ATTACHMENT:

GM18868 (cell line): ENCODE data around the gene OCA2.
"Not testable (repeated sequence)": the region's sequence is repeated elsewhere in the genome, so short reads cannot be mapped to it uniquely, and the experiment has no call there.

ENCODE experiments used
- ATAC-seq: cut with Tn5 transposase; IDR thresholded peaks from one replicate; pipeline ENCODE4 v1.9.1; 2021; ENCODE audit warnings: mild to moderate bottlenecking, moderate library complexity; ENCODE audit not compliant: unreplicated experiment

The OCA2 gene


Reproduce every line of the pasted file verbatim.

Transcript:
GM18868 (cell line): ENCODE data around the gene OCA2.
"Not testable (repeated sequence)": the region's sequence is repeated elsewhere in the genome, so short reads cannot be mapped to it uniquely, and the experiment has no call there.

ENCODE experiments used
- ATAC-seq: cut with Tn5 transposase; IDR thresholded peaks from one replicate; pipeline ENCODE4 v1.9.1; 2021; ENCODE audit warnings: mild to moderate bottlenecking, moderate library complexity; ENCODE audit not compliant: unreplicated experiment

The OCA2 gene